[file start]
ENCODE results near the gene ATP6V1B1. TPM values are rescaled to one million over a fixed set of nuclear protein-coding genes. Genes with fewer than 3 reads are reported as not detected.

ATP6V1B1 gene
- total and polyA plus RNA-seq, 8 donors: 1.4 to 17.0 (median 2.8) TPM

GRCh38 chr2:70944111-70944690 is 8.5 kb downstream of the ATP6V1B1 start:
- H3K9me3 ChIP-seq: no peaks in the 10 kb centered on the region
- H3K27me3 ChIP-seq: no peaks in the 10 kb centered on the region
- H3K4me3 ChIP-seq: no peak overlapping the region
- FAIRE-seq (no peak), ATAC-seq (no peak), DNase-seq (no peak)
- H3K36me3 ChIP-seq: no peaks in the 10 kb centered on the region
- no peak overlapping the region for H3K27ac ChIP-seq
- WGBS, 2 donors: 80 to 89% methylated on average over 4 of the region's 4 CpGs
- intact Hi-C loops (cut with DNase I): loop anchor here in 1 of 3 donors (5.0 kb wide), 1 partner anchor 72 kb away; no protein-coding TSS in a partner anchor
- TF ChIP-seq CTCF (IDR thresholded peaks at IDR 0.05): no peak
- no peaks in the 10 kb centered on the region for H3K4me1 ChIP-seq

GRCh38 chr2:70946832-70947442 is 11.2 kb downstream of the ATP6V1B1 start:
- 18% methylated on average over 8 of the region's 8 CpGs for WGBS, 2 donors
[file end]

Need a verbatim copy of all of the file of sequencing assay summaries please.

ENCODE results near the gene ATP6V1B1. TPM values are rescaled to one million over a fixed set of nuclear protein-coding genes. Genes with fewer than 3 reads are reported as not detected.

ATP6V1B1 gene
- total and polyA plus RNA-seq, 8 donors: 1.4 to 17.0 (median 2.8) TPM

GRCh38 chr2:70944111-70944690 is 8.5 kb downstream of the ATP6V1B1 start:
- H3K9me3 ChIP-seq: no peaks in the 10 kb centered on the region
- H3K27me3 ChIP-seq: no peaks in the 10 kb centered on the region
- H3K4me3 ChIP-seq: no peak overlapping the region
- FAIRE-seq (no peak), ATAC-seq (no peak), DNase-seq (no peak)
- H3K36me3 ChIP-seq: no peaks in the 10 kb centered on the region
- no peak overlapping the region for H3K27ac ChIP-seq
- WGBS, 2 donors: 80 to 89% methylated on average over 4 of the region's 4 CpGs
- intact Hi-C loops (cut with DNase I): loop anchor here in 1 of 3 donors (5.0 kb wide), 1 partner anchor 72 kb away; no protein-coding TSS in a partner anchor
- TF ChIP-seq CTCF (IDR thresholded peaks at IDR 0.05): no peak
- no peaks in the 10 kb centered on the region for H3K4me1 ChIP-seq

GRCh38 chr2:70946832-70947442 is 11.2 kb downstream of the ATP6V1B1 start:
- 18% methylated on average over 8 of the region's 8 CpGs for WGBS, 2 donors